4.4 Air-sea interaction related to the MJO

There is growing interest in the role that air-sea interaction may play for the dynamics of the Madden-Julian oscillation. Such interest has been motivated by the poor performance of GCMs in simulating and forecasting the MJO. Models with prescribed SST typically produce MJOs that move eastward too fast, are too weak, and have incorrect seasonality. Field programs, such as TOGA COARE, have revealed local swings in SST in excess of 1C in association with passage of the MJO across the warm pool of the Indian and western Pacific Oceans. The forcing and importance of these anomalies both within the MJO cycle itself and as a link with low frequency variations are subjects of CDC research.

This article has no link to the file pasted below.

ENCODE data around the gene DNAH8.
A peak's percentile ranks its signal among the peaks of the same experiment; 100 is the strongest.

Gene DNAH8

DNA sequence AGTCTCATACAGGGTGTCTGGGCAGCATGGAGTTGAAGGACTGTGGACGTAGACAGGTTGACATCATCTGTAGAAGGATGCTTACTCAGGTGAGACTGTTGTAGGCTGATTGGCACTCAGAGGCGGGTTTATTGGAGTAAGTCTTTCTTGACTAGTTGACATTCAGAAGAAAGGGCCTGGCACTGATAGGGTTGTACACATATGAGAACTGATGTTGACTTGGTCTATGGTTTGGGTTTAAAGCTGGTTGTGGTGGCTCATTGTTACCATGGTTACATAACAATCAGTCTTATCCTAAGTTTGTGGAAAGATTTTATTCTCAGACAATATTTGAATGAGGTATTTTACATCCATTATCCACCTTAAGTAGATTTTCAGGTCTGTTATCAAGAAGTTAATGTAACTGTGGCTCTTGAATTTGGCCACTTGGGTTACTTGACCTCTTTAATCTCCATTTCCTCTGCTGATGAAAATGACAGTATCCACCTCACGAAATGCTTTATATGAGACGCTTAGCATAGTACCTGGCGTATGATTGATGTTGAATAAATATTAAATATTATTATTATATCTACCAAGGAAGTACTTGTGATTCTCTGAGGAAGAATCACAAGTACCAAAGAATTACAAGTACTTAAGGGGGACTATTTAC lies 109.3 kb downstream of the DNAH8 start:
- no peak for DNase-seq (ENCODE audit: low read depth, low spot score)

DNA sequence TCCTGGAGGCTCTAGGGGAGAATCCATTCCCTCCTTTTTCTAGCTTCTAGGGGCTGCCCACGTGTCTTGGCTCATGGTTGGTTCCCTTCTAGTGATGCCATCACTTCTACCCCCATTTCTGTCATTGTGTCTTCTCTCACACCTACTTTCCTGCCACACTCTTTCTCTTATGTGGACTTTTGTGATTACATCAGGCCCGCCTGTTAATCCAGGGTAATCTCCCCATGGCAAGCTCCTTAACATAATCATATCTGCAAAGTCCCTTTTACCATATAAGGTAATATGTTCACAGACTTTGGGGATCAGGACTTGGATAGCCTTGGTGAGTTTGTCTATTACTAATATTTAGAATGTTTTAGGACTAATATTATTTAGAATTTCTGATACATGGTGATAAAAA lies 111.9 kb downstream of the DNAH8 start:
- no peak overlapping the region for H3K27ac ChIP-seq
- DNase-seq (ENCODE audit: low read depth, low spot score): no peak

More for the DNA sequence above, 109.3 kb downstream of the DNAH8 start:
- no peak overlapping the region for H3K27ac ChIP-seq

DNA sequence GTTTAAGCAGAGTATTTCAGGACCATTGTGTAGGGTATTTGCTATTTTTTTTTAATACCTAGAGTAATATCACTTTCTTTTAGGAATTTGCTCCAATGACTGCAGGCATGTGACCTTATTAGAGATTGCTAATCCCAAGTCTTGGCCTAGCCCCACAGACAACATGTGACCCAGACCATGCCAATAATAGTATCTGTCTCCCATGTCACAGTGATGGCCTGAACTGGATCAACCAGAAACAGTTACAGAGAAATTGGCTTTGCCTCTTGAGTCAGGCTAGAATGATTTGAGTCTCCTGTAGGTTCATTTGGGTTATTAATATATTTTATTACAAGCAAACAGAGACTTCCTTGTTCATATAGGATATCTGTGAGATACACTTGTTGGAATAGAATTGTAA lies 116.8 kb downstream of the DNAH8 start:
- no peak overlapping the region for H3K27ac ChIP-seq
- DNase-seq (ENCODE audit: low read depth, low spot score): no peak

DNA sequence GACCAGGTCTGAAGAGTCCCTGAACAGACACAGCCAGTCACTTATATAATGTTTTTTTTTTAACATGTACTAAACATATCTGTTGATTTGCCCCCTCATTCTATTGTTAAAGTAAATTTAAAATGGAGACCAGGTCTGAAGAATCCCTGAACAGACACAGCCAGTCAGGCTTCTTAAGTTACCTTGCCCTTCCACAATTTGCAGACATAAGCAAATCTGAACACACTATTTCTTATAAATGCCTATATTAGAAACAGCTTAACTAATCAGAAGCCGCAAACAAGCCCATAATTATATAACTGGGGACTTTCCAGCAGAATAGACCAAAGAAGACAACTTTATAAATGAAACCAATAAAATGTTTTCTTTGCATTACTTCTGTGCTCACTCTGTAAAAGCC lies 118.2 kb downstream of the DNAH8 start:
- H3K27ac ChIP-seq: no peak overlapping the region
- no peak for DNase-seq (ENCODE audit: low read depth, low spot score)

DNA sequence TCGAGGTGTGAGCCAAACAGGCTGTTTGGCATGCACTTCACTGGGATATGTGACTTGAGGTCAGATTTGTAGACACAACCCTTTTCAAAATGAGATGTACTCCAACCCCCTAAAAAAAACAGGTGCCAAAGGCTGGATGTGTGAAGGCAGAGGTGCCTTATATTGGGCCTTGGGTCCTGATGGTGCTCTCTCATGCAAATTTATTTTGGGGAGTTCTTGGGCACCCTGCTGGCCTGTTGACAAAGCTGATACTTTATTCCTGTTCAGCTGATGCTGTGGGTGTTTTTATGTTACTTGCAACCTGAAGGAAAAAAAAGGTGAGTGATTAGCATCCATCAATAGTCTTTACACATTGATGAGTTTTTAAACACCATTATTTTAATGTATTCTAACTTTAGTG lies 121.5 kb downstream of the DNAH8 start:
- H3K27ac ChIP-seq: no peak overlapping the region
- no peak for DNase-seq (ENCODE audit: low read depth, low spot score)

4.4.1 The MJO cycle

Comparison of the observed SST tendency and the net surface heat flux into the equatorial western Pacific indicates that surface heat flux forcing by the MJO is likely responsible for the observed intraseasonal SST variations. A detailed study of the surface heat fluxes associated with the MJO indicates the dominance of short wave radiation and latent heat flux. The structure of the MJO is such that minimum surface short wave radiation occurs just prior to maximum latent heat flux. Thus these two fluxes act in concert to cool the ocean after the passage of the convective-windy phase of the MJO. Similarly, increased short wave radiation and reduced latent heat flux act to warm the ocean during the clear-calm phase of the MJO.